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I have a MVC4-based project with some SQL-queries. They are currently stored in project resources (*.resx), but it is very hard to edit the queries inside the resource editor.

Is there a specialized SQL query storage? where should I store my queries?

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4  
Why not use stored procedures? –  Oded Nov 27 '12 at 11:24
    
Can I pass some parameters to stored procedure? –  skayred Nov 27 '12 at 11:32
1  
Yes. It is basic functionality. –  Oded Nov 27 '12 at 11:33

4 Answers 4

You can put your queries in your database as stored procedures. This gives you encapsulation of your database logic - a 'separation of concerns'.

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No, there is no specialized storage for SQL queries.

Resource files sounds a bit unusual, I would rather put them in constant strings in my code, encapsulated in a datalayer. Possible within each method that uses the SQL queries where parameters are applied, etc.

However I would really recommend avoiding plain old SQL and use Entity Framework or LINQ2SQL instead.

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I have a lot of really big queries for large amount of data - is there any posibility to use EF without performance loses? –  skayred Nov 27 '12 at 11:31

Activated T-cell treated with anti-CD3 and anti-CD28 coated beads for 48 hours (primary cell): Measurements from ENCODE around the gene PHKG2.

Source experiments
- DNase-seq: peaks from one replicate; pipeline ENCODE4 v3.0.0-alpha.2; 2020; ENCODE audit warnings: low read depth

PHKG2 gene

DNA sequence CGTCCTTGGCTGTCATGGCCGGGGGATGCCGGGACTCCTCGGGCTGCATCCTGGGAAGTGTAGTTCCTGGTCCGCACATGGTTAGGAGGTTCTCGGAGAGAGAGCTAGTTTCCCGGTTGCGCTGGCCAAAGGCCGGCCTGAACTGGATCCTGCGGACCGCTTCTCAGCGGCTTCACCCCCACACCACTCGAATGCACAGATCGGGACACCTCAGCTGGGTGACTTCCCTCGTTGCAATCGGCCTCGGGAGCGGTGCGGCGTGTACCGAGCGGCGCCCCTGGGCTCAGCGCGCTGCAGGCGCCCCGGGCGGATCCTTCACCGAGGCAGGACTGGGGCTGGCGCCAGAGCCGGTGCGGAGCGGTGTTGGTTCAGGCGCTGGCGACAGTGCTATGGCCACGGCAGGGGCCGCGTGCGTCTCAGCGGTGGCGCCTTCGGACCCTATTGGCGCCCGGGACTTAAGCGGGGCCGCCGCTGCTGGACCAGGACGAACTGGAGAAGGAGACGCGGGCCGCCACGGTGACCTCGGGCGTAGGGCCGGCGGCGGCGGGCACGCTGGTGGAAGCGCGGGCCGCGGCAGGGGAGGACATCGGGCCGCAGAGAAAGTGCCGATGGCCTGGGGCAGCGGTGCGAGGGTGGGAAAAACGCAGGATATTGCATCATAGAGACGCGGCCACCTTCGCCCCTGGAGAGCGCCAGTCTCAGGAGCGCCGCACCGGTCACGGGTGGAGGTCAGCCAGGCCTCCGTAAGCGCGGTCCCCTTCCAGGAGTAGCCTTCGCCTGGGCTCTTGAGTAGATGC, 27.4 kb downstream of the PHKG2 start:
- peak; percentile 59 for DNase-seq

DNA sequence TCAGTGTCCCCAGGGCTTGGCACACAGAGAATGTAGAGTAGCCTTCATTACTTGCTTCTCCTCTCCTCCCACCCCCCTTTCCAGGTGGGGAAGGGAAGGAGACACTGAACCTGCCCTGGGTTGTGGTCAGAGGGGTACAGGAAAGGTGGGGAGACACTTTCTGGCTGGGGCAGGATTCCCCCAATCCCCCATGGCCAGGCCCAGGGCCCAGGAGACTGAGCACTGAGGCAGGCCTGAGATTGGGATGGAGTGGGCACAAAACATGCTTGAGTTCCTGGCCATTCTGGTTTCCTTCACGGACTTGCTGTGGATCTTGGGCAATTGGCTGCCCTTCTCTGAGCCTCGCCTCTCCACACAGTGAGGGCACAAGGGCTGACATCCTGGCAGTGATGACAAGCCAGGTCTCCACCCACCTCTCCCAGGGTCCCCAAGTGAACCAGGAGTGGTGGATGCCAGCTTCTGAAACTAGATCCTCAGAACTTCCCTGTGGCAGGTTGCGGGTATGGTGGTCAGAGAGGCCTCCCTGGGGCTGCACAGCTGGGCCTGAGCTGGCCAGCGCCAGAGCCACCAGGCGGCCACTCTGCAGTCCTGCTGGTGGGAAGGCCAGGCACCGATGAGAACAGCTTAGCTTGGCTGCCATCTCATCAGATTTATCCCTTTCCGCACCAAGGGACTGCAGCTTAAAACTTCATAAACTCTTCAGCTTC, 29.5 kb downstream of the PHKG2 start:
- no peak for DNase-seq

I solved it with T4. Now I have Queries directory in my project and SQLGenerator.tt in it. Here is my template source code:

<#@ template  debug="true" hostSpecific="true" #>
<#@ output extension=".cs" #>
<#@ Assembly Name="System.Core" #>
<#@ Assembly Name="System.Windows.Forms" #>
<#@ import namespace="System" #>
<#@ import namespace="System.IO" #>
<#@ import namespace="System.Diagnostics" #>
<#@ import namespace="System.Linq" #>
<#@ import namespace="System.Collections" #>
<#@ import namespace="System.Collections.Generic" #> 

<#var sqlScriptsContent = ReadSql(); #>

namespace MathApplication.SQL
{
public class Queries
{
<# foreach(var file in sqlScriptsContent) { #>
    public string <#= file.Key #> = @"<#= file.Value #>";
<# } #>
}
}

<#+ 
public Dictionary<string, string> ReadSql() {
    var filePaths = Directory.GetFiles(Host.ResolvePath("."));

    var result = new Dictionary<string, string>();

    foreach (var filename in filePaths) {
        if (filename.EndsWith(".sql")) {
            result[Path.GetFileNameWithoutExtension(filename)] = System.Text.RegularExpressions.Regex.Replace(File.ReadAllText(filename), @"\s+", " ").Replace("\"", "'");
        }
    }

    return result;
    }
#>

This code assembles all *.sql files in Queries directory to one class.

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Why not to use Entity Framework as ORM?

It's great technology in a link with ASP.NET MVC.

Also you could move SQL to stored procedures in MSSQL. In this case I would suggest to use Database Project to store your SQL in your solution.

Anyway storing SQL in code or resources is not a great practice.

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I use Entity Framework, but there is a lot of big queries which was optimized by hands –  skayred Nov 27 '12 at 11:29

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